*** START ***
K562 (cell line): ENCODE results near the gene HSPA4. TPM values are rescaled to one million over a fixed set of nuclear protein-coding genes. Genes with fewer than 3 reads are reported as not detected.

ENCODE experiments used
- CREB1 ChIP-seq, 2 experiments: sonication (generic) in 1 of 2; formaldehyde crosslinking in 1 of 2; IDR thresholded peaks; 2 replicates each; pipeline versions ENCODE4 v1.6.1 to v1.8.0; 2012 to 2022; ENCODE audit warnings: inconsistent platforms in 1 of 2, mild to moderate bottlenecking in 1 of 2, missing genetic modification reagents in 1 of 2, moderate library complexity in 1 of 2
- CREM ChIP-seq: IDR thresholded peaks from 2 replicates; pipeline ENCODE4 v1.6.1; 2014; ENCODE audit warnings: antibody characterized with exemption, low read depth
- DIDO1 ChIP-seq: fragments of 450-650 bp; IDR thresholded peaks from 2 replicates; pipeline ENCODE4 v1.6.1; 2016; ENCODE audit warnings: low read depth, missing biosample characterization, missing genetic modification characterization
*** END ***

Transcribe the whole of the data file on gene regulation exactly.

K562 (cell line): ENCODE results near the gene HSPA4. TPM values are rescaled to one million over a fixed set of nuclear protein-coding genes. Genes with fewer than 3 reads are reported as not detected.

ENCODE experiments used
- CREB1 ChIP-seq, 2 experiments: sonication (generic) in 1 of 2; formaldehyde crosslinking in 1 of 2; IDR thresholded peaks; 2 replicates each; pipeline versions ENCODE4 v1.6.1 to v1.8.0; 2012 to 2022; ENCODE audit warnings: inconsistent platforms in 1 of 2, mild to moderate bottlenecking in 1 of 2, missing genetic modification reagents in 1 of 2, moderate library complexity in 1 of 2
- CREM ChIP-seq: IDR thresholded peaks from 2 replicates; pipeline ENCODE4 v1.6.1; 2014; ENCODE audit warnings: antibody characterized with exemption, low read depth
- DIDO1 ChIP-seq: fragments of 450-650 bp; IDR thresholded peaks from 2 replicates; pipeline ENCODE4 v1.6.1; 2016; ENCODE audit warnings: low read depth, missing biosample characterization, missing genetic modification characterization